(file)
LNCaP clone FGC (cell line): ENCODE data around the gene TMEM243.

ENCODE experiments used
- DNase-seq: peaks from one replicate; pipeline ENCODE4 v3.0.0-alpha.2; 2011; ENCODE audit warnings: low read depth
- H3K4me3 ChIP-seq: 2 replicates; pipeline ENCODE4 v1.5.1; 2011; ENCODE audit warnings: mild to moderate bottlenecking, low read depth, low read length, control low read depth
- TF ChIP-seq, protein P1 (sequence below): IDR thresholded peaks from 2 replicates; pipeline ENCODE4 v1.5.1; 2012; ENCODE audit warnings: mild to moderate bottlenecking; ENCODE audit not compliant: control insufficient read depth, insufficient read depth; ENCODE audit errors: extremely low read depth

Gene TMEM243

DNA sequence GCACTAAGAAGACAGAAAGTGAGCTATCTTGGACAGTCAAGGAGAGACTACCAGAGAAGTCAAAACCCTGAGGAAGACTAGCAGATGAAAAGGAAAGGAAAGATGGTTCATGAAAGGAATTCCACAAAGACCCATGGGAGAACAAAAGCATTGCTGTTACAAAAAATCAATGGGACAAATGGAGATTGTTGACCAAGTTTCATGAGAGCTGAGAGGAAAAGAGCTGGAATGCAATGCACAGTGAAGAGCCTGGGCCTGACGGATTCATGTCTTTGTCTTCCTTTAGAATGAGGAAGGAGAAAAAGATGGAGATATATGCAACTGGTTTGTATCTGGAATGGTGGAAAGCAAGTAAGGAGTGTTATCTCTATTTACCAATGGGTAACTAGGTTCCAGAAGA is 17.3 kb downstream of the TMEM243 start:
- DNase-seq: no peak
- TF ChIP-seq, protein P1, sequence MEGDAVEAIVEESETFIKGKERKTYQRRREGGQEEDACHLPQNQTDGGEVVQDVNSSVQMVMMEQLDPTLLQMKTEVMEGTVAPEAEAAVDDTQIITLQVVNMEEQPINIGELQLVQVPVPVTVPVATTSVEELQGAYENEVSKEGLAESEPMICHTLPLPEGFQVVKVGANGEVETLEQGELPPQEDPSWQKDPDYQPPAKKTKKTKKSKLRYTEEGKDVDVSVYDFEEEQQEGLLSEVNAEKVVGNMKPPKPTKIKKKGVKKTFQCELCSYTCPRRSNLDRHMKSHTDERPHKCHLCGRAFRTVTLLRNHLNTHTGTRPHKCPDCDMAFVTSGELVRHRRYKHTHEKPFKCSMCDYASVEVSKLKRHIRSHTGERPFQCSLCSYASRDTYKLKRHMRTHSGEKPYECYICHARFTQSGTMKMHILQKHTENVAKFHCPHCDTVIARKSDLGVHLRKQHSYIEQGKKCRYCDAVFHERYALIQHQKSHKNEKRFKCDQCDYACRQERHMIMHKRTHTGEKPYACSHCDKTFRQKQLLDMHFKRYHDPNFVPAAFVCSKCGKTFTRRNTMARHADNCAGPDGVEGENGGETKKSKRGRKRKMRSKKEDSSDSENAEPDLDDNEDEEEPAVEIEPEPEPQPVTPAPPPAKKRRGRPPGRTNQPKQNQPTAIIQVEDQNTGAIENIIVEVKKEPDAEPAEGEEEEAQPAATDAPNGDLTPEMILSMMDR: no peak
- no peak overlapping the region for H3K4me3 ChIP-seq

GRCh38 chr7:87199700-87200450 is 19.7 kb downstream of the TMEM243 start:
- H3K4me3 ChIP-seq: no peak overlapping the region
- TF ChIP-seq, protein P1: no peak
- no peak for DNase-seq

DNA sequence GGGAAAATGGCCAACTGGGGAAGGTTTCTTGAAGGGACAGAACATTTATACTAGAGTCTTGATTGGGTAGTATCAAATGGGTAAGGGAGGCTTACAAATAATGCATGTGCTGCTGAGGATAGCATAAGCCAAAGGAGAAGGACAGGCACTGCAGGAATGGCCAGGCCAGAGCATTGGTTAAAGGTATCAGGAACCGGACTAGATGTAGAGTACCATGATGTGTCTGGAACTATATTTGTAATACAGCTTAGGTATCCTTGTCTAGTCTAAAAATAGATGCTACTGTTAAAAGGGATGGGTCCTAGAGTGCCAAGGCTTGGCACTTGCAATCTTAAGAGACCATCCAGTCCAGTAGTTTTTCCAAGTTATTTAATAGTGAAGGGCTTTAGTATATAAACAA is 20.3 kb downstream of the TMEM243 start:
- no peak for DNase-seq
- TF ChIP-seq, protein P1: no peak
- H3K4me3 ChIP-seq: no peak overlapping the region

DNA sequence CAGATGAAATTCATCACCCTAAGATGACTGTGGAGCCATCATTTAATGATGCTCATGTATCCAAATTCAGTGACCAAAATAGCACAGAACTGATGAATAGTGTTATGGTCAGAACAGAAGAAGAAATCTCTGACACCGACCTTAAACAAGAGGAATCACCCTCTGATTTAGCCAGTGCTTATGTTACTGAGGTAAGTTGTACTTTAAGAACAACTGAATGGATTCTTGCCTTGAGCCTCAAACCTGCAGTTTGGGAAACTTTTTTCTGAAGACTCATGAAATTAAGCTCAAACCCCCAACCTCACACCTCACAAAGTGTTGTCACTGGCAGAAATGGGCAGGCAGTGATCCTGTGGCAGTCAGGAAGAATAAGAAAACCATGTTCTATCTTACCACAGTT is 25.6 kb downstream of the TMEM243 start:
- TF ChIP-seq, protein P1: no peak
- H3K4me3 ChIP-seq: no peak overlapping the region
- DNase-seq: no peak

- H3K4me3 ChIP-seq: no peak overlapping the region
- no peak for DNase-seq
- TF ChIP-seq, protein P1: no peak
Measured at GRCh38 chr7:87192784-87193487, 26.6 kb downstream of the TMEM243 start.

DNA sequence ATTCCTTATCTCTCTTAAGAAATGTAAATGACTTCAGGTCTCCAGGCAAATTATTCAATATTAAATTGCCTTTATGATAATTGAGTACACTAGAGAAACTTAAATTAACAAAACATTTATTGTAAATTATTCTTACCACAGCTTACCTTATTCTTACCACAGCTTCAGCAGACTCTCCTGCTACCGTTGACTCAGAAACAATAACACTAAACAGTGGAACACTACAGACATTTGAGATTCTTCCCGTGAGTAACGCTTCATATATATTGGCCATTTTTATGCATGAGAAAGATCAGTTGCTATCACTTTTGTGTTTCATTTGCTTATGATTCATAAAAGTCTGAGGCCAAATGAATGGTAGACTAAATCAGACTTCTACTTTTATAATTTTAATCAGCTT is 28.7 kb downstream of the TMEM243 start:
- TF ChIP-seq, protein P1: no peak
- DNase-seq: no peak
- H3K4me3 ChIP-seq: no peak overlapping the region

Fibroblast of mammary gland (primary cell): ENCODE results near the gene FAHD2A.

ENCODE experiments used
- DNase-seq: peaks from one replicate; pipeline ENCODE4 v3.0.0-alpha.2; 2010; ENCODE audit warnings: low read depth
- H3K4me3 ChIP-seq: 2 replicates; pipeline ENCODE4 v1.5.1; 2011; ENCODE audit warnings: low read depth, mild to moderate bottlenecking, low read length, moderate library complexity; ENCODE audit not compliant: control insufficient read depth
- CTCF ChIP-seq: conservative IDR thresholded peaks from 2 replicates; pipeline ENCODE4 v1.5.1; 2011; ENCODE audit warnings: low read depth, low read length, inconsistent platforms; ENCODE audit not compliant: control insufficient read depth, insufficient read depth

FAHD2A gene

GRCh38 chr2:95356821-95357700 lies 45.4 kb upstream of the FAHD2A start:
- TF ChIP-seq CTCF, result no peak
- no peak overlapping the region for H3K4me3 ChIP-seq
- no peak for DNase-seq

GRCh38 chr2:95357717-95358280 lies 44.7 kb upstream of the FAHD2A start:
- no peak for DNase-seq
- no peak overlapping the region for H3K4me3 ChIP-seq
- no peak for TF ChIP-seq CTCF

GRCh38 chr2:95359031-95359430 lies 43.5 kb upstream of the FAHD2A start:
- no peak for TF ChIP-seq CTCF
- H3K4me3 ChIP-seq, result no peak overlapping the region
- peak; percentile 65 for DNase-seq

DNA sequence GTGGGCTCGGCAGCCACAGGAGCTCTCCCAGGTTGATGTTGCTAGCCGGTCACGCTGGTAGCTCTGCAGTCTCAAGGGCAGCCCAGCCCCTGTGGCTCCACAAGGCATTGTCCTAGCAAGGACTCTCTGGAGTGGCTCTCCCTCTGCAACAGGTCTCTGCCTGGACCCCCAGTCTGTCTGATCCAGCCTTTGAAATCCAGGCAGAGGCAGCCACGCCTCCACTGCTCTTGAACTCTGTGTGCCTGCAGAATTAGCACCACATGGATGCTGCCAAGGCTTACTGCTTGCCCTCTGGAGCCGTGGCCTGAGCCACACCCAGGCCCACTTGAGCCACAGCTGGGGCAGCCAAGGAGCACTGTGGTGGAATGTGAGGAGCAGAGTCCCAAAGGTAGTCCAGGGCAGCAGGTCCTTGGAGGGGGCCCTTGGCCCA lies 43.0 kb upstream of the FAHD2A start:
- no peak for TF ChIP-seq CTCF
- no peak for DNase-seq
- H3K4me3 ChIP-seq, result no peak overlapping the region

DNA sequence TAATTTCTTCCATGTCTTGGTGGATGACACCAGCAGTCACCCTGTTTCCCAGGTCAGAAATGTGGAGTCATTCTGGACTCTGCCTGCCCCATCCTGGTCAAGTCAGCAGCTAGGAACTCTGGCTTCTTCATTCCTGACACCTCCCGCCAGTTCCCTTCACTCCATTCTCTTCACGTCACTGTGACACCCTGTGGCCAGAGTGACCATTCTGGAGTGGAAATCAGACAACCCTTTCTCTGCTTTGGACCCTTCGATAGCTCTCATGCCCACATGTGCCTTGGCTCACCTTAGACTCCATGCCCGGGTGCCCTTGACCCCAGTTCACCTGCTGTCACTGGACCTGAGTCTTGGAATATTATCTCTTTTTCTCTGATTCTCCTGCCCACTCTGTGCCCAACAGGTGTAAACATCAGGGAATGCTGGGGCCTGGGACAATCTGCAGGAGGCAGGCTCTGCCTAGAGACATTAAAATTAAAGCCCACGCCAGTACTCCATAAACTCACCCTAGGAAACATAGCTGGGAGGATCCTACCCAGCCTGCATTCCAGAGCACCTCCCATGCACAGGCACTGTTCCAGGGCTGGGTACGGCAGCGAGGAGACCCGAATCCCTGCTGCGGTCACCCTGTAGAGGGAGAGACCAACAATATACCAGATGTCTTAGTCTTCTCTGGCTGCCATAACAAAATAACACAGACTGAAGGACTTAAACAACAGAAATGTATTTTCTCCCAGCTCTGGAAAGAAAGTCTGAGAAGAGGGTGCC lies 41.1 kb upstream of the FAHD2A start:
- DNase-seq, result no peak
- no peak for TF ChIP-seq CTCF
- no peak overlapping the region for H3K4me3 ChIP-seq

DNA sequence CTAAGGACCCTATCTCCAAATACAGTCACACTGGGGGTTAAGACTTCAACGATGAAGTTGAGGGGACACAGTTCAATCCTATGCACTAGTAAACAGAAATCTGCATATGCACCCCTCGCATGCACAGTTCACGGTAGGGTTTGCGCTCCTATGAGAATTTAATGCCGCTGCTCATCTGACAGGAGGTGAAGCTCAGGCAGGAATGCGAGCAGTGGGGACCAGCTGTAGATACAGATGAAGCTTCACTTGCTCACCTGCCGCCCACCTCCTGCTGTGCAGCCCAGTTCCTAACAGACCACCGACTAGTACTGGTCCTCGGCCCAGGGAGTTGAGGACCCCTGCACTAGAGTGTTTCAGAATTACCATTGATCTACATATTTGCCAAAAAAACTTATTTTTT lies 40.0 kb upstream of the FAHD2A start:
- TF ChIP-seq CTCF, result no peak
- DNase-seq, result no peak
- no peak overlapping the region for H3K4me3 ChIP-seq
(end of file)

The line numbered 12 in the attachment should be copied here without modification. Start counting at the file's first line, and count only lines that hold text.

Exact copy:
- H3K4me3 ChIP-seq: no peak overlapping the region